President Donald Trump reversed gears on a bipartisan Senate health care deal Wednesday, saying he would not sign the pact reached by Sens. Lamar Alexander and Patty Murray less than 24 hours after he signaled support for it in a public appearance in the Rose Garden.

Trump “supports the process” of trying to find a short-term fix to the 2010 health care law, but he “doesn’t support the result,” a White House official said of the efforts by the chairman and ranking member of the Senate Health, Education, Labor and Pensions Committee.

How Congress Deals With Sexual Harassment in the Workplace
The Office of Compliance has different rules from other federal agencies

Complaining about sexual harassment is less straightforward on Capitol Hill than in other federal offices. (Bill Clark/Roll Call)

In February, Roll Call reported that Congress had done very little to tighten its controls over workplace sexual harassment. In light of the allegations against Hollywood producer Harvey Weinstein, and a social media campaign by actress Alyssa Milano called #metoo to raise awareness of sexual harassment and sexual assault, here’s a look at the process for filing complaints if you work at a federal office or on Capitol Hill. 

Poll: Most Americans Disapprove of Trump’s Subsidy Slash
Two senators reached bipartisan deal Tuesday to fund cost-reducing subsidies

Sens. Lamar Alexander, R-Tenn., and Patty Murray, D-Wash., reached an agreement Tuesday to fund cost-sharing reduction payments the president axed from the executive schedule last week. (Bill Clark/CQ Roll Call)

Most Americans disapprove of President Donald Trump’s decision to end Obama-era federal subsidies to insurers that lower costs for low- and middle-income families, a new poll found.

Fifty-three percent of respondents to an Economist/YouGov poll conducted Oct. 15 and 16 said they disapproved of the executive move, compared to 31 percent who were in favor. Sixteen percent declined to give an opinion.

Trump Claims Proof Rep. Wilson Fabricated Words to Military Widow
President’s warning harkens back to initial Comey tapes claim

Rep. Frederica S. Wilson says President Trump told a military widow her killed-in-action husband “knew what he signed up for.” Trump calls Wilson’s story “totally fabricated.” (Tom Williams/Roll Call)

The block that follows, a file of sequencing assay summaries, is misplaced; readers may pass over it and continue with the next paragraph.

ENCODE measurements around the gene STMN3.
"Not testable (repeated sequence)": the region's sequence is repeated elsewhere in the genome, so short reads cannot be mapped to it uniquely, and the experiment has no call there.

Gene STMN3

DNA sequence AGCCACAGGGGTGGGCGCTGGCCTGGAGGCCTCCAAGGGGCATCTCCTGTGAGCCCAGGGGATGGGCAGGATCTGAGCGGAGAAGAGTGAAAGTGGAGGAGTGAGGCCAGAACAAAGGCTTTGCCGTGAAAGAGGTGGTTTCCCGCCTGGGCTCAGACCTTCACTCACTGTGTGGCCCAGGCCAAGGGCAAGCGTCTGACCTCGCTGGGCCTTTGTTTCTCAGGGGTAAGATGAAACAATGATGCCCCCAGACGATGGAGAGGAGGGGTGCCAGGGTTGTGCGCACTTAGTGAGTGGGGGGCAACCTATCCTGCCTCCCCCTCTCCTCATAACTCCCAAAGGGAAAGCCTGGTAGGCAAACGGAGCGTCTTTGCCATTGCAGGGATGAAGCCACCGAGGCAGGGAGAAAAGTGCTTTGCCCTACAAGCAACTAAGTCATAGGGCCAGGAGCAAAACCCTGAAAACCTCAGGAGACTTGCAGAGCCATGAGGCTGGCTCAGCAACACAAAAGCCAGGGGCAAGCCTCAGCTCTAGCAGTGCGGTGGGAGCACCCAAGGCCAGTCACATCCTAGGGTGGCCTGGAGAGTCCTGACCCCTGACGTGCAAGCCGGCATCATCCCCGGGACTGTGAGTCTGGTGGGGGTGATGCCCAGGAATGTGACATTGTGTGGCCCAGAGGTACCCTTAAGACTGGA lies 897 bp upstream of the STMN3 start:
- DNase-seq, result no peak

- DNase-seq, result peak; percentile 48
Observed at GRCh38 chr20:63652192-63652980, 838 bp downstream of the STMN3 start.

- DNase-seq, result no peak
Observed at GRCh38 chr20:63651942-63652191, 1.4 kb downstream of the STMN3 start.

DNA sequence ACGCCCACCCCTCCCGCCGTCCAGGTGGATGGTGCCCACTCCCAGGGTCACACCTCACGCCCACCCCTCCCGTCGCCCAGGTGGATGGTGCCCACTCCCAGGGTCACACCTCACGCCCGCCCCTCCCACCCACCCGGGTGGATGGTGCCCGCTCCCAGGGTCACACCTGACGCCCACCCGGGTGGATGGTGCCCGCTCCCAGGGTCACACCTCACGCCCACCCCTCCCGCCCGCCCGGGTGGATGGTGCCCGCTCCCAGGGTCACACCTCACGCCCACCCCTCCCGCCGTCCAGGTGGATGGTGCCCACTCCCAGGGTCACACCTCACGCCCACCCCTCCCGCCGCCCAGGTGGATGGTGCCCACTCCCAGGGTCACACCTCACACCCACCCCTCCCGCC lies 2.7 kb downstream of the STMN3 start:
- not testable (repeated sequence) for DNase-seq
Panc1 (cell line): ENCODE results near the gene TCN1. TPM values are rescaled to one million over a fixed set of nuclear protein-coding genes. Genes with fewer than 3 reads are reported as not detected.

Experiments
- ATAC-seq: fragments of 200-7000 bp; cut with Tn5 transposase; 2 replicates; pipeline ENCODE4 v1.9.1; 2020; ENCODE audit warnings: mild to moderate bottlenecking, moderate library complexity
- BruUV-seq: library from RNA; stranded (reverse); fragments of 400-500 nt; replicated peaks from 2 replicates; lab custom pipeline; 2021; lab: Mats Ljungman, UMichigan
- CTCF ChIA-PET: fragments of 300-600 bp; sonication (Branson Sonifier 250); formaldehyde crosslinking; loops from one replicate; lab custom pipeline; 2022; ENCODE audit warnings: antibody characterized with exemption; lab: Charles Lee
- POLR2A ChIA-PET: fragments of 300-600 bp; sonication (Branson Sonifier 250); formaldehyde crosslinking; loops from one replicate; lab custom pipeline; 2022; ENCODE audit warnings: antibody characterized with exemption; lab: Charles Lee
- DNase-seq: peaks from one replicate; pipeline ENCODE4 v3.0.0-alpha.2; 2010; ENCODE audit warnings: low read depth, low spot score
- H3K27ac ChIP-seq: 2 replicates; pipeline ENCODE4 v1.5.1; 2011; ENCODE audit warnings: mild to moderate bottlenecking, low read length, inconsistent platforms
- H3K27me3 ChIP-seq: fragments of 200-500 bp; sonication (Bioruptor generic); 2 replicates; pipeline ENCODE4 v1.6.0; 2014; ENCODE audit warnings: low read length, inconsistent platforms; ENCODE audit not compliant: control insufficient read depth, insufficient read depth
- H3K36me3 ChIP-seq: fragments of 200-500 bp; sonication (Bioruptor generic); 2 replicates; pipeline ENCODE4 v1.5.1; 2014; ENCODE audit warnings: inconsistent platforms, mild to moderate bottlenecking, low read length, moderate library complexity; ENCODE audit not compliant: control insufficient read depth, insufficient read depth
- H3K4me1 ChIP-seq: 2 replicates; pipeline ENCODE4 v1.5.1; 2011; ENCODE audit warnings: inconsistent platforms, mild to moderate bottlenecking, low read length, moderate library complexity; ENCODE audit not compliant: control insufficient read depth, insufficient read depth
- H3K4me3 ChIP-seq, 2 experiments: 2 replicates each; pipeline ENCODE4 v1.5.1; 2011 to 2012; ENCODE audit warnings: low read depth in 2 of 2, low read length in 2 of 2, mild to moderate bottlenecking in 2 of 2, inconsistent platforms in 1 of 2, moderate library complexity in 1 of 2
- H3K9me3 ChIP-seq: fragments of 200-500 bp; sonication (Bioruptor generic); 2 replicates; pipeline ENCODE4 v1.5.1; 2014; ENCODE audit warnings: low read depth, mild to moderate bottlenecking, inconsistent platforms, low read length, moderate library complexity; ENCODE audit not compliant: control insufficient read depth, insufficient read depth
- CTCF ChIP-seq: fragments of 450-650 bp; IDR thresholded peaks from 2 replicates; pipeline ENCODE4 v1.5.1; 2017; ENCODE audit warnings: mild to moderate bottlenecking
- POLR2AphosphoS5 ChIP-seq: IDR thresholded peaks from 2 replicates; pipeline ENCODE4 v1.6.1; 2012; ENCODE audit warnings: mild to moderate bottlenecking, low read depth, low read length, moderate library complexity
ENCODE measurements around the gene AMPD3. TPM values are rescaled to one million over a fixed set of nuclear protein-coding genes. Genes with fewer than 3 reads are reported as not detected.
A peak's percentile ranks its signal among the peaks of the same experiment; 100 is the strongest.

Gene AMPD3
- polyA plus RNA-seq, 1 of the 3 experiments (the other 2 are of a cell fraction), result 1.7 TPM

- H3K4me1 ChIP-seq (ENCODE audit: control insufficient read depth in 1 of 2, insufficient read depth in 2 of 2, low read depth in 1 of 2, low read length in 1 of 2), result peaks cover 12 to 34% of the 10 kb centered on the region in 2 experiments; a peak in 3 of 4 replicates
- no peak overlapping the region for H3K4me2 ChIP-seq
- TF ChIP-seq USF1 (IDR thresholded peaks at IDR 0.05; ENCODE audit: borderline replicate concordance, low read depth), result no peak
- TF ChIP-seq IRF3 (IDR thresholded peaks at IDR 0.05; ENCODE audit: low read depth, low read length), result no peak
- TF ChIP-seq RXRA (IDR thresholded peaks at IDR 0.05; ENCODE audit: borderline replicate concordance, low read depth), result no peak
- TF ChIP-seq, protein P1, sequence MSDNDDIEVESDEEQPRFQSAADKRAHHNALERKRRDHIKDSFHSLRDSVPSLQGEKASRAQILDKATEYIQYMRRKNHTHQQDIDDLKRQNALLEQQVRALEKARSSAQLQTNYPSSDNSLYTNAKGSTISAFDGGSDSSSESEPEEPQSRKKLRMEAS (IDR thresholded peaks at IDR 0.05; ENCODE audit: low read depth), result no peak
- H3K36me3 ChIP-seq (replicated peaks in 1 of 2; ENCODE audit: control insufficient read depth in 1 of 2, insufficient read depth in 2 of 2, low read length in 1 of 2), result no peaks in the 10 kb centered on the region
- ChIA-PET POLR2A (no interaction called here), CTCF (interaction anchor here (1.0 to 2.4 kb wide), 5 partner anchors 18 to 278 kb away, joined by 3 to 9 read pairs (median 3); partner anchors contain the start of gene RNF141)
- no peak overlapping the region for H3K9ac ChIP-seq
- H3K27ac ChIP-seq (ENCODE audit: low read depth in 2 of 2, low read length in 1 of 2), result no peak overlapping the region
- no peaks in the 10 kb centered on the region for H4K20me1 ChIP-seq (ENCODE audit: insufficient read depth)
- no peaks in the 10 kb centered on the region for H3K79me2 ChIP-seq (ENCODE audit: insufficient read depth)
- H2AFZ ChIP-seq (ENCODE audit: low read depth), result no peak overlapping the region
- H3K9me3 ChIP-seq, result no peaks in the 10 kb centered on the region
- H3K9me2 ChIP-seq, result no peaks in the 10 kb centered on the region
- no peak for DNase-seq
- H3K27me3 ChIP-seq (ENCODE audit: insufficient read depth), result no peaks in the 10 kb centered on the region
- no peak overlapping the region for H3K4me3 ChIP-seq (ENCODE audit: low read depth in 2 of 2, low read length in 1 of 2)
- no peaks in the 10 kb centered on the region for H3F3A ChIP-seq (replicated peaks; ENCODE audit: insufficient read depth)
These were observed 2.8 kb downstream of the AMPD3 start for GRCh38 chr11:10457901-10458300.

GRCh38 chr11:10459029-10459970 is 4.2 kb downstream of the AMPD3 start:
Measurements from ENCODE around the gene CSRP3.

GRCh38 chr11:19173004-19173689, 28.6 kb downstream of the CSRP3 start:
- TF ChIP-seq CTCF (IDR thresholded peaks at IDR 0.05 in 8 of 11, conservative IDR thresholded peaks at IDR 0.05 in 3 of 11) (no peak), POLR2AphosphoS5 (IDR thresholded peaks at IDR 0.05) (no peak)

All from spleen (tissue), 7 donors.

A Democratic Florida congresswoman became the latest target of a morning presidential twitter attack, with Donald Trump alleging Rep. Frederica S. Wilson “totally fabricated” details of his call to the widow of a U.S. soldier killed in Niger.

Trump called the widow of Sgt. La David T. Johnson on Tuesday afternoon, shortly before his body was returned to the United States during a ceremony at Miami International Airport. Wilson told several media outlets she was traveling with his widow, Myeshia Johnson, who took the call on her car’s sound system, allowing all passengers to overhear it.

Trump Twists Judiciary Leaders’ Findings on Comey Actions
President says Clinton ‘not interviewed’ despite July 2016 session with FBI

A school group from Illinois touring the Newseum in Washington pauses in June to watch former FBI Director James Comey testify before senators. President Trump again attacked him Wednesday morning. (Bill Clark/CQ Roll Call)

President Donald Trump started Wednesday by twisting the findings of two senior Senate Judiciary Committee Republicans, tweeting that Hillary Clinton was among “people not interviewed” by the FBI in an investigation into her use of a private email server as secretary of State.

The FBI released documents Monday that show then-FBI Director James Comey began writing a statement exonerating Clinton before he concluded his investigation. Senate Judiciary Chairman Charles E. Grassley, R-Iowa and Lindsey Graham, R-S.C., chairman of Judiciary’s Crime and Terrorism subcommittee, first revealed Comey’s actions Aug. 31.